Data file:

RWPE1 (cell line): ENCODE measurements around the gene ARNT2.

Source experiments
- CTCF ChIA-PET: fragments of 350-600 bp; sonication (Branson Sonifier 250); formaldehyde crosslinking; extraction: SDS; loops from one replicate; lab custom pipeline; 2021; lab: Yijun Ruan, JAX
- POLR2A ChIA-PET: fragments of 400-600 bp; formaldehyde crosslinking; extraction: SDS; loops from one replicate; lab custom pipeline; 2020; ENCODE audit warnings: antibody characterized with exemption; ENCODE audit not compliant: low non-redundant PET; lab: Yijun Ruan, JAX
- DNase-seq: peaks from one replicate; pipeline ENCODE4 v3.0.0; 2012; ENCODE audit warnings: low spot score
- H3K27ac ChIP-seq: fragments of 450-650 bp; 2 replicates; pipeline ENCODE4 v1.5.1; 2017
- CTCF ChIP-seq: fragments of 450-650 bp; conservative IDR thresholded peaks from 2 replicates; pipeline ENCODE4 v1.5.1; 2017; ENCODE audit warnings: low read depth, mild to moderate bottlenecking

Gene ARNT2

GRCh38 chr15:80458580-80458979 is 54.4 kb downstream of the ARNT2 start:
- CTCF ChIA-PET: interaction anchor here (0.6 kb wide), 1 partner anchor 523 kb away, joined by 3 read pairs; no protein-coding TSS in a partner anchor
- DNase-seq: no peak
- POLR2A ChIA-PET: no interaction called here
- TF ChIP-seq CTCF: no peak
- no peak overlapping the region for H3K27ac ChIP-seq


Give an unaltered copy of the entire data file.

RWPE1 (cell line): ENCODE measurements around the gene ARNT2.

Source experiments
- CTCF ChIA-PET: fragments of 350-600 bp; sonication (Branson Sonifier 250); formaldehyde crosslinking; extraction: SDS; loops from one replicate; lab custom pipeline; 2021; lab: Yijun Ruan, JAX
- POLR2A ChIA-PET: fragments of 400-600 bp; formaldehyde crosslinking; extraction: SDS; loops from one replicate; lab custom pipeline; 2020; ENCODE audit warnings: antibody characterized with exemption; ENCODE audit not compliant: low non-redundant PET; lab: Yijun Ruan, JAX
- DNase-seq: peaks from one replicate; pipeline ENCODE4 v3.0.0; 2012; ENCODE audit warnings: low spot score
- H3K27ac ChIP-seq: fragments of 450-650 bp; 2 replicates; pipeline ENCODE4 v1.5.1; 2017
- CTCF ChIP-seq: fragments of 450-650 bp; conservative IDR thresholded peaks from 2 replicates; pipeline ENCODE4 v1.5.1; 2017; ENCODE audit warnings: low read depth, mild to moderate bottlenecking

Gene ARNT2

GRCh38 chr15:80458580-80458979 is 54.4 kb downstream of the ARNT2 start:
- CTCF ChIA-PET: interaction anchor here (0.6 kb wide), 1 partner anchor 523 kb away, joined by 3 read pairs; no protein-coding TSS in a partner anchor
- DNase-seq: no peak
- POLR2A ChIA-PET: no interaction called here
- TF ChIP-seq CTCF: no peak
- no peak overlapping the region for H3K27ac ChIP-seq